upply chain management encompasses the flow of products from point A to point B, from acquiring source materials to delivering a finished product, and every step in between. Product management is so essential in today’s global business environment that people speak about competition between supply chains rather than between companies. Career opportunities in this field are enormous and will continue to grow in virtually every industry sector. URI’s Supply Chain Management Program at the College of Business Administration is at the forefront of providing students in this burgeoning field with opportunity. Recently ranked 9th in the country by the Institute of Supply Chain Management, URI’s program currently boasts nearly 100 percent student placement upon graduation and is well known for the capturing the attention of companies across the nation who come to URI specifically to recruit its students. “Supply chain management professionals in general rank 11th for highest lifetime earnings of the 83 university majors tracked in the Lifetime Earnings Report (2014), the highest among all business disciplines. This provides career opportunities to students that are rare for new graduates,” said Douglas Hales, URI Professor of Operations and Supply Chain Management and Supply Chain Management Area Coordinator. According to Hales, URI’s program began in 2005, and had its first graduates, a total of seven, in 2007. By the fall of 2016, the program had grown to almost 200 students. He credits much of the success of URI’s program to the faculty, who are among the most research productive in business. They have dedicated their research and careers to expand the field of knowledge and practice of supply chain management, and deliver an intensive analytical curriculum while accelerateing diverse experiential learning opportunities, including internships, for their students.
Supporting talent for the supply chain Supply chain major Timi Wallace, 20, had spent every summer in his hometown of Providence until this past summer when he went to Wisconsin to intern with national manufacturing giant Georgia-Pacific. A first generation college student raised by his grandmother, Timi soaked it all up: “I learned a lot; they throw you right in!” he recalled. The recipient of several private scholarships at URI, including the Hedison Family Scholarship, the American Screw Company Foundation Scholarship, and the Vethanayaki and Professor Seetharama L. Narasimhan Business Scholarship, Wallace is extremely grateful for the support of donors. He is also grateful he chose a major that will, most likely, provide him with immediate employment after he graduates, next December. He returns to his urban high school often, where he encourages students to consider higher education. “I want to do what I can to show others the benefits of going to college,” he says. ANNUAL REPORT FY 2016 y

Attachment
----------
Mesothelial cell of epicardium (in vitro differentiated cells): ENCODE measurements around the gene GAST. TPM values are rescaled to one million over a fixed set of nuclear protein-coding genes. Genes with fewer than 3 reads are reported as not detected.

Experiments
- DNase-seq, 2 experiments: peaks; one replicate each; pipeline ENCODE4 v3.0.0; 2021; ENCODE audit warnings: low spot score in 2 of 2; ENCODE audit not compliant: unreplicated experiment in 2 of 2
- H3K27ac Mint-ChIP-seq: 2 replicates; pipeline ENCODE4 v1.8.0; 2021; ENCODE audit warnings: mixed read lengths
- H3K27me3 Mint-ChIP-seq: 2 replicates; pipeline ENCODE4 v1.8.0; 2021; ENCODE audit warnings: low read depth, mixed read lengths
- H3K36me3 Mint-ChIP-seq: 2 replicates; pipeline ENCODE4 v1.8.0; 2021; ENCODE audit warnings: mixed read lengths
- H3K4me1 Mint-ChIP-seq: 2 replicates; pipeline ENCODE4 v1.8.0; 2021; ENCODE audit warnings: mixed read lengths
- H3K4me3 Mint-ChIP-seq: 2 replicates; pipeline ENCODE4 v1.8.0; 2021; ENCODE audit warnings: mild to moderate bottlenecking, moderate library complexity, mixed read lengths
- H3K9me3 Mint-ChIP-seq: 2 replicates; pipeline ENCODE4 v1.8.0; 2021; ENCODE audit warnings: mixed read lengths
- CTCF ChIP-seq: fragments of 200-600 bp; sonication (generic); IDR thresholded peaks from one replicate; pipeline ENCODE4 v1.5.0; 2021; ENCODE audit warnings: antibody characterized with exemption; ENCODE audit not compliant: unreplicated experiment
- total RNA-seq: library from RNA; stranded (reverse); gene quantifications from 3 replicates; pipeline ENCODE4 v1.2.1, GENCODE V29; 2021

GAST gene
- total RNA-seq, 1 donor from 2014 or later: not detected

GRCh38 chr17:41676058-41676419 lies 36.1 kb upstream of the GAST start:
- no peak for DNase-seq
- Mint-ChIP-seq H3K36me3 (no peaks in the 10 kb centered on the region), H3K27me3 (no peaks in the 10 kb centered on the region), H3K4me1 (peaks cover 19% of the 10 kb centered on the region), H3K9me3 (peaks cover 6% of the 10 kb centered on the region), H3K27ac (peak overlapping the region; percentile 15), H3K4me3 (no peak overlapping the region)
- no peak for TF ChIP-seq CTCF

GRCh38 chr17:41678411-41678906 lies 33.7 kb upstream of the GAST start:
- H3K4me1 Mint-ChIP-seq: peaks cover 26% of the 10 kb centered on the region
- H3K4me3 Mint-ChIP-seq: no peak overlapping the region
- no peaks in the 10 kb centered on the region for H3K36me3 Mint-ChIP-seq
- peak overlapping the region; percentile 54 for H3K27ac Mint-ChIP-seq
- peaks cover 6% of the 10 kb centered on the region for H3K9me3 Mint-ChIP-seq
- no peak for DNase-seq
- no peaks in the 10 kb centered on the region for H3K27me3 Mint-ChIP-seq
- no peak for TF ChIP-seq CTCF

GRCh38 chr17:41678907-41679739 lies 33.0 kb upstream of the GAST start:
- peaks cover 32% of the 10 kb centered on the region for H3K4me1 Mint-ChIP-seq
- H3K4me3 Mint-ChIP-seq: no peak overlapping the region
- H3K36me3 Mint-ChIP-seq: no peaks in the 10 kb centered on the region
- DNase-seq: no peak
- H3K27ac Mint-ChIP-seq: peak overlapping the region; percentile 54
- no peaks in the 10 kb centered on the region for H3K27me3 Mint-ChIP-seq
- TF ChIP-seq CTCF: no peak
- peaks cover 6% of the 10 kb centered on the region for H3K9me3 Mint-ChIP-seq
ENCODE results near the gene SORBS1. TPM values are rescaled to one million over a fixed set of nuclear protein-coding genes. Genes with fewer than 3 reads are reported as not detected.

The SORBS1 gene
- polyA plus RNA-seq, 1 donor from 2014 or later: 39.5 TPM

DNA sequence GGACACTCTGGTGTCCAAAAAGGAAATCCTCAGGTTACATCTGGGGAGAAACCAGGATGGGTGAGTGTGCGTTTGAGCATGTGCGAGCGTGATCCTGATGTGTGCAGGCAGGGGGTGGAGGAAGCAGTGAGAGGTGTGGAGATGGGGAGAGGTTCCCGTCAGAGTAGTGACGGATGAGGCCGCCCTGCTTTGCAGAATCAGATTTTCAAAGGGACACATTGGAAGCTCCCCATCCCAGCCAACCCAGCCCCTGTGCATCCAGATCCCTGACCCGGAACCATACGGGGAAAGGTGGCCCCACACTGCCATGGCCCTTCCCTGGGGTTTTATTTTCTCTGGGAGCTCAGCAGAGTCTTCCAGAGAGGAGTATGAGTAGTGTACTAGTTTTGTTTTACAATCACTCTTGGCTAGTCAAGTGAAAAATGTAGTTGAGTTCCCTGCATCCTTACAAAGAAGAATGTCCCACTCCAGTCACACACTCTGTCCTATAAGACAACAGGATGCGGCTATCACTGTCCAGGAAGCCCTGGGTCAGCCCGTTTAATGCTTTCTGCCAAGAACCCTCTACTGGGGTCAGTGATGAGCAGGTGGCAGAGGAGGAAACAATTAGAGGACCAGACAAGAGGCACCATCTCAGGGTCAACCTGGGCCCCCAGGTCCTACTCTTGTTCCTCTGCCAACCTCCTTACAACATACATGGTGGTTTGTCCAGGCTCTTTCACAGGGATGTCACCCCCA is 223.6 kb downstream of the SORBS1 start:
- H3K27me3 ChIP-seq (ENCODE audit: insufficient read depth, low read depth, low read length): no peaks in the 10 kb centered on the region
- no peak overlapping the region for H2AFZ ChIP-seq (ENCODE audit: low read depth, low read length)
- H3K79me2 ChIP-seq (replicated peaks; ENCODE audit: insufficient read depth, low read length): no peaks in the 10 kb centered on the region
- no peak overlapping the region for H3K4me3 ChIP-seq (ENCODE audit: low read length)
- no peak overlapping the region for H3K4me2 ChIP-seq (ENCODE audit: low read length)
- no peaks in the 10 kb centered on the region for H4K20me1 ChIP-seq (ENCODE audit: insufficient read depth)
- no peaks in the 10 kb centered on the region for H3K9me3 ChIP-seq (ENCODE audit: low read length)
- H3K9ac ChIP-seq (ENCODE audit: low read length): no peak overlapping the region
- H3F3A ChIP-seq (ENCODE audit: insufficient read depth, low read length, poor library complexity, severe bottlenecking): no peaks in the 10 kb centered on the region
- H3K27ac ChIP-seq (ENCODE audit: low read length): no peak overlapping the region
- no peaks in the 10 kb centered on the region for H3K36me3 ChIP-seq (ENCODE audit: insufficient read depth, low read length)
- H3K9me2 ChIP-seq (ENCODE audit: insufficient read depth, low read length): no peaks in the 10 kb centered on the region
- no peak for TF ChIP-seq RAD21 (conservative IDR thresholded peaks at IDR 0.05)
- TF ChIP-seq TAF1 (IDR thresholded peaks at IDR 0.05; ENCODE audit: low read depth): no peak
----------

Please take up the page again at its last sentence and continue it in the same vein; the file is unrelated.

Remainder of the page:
RHODE ISLAND NURSING CENTER SET TO OPEN IN PROVIDENCE Providence’s abandoned South Street Power Station will soon become a new, state-of-the-art Nursing Education Center for students of both the University of Rhode Island and Rhode Island College. Located in the heart of the state’s hospital district, the Center also includes administrative offices for Brown University, creating a unique public/private higher education partnership. The 133,000 square-foot facility will be completed this spring, in advance of student use, slated for September 2017.
RECORD NUMBER OF UNDERGRADUATE APPLICATIONS FOR ADMITTANCE FALL OF 2016
NUMBER OF URI STUDENTS STUDYING ABROAD LAST YEAR, IN MORE THAN 56 COUNTRIES
2,060 NUMBER OF STUDENT HOURS OF RESEARCH CONDUCTED ABOARD THE RESEARCH VESSEL ENDEAVOR
MEN’S BASKETBALL MAKES PRE-SEASON TOP 25 RANKINGS Virtually every national preseason poll places URI men’s basketball in the top 25 for the upcoming 2016–2017 season. CBS Sports, NBC Sports, ESPN, Sports Illustrated and the Blue Ribbon College Basketball Yearbook all rank the Rams among the top 25 programs in America. “There’s a lot of buzz, which is good,” said head coach Dan Hurley, “but we’re process-oriented. We will stay in the present. We have five starters back and a really good group of guards. Anytime you return as many players as we do, we know the expectations are going to be really high.”
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SOTOMAYOR DELIVERS COMMENCEMENT ADDRESS “The ‘ah-ha’ moment is the first time you gained an insight about yourself or the world around you. The ‘uh-oh’ memories are where you ask yourself, ‘What have I done now?’ The ‘uh-oh’ moments are worth cherishing just as much as ‘ah-ha’ moments: Mistakes, failures, embarrassments and disappointments are a necessary component of growing wise,” said the Honorable Sonia Sotomayor, Associate Justice of the Supreme Court of the United States, addressing URI’s Class of 2016 at commencement in May.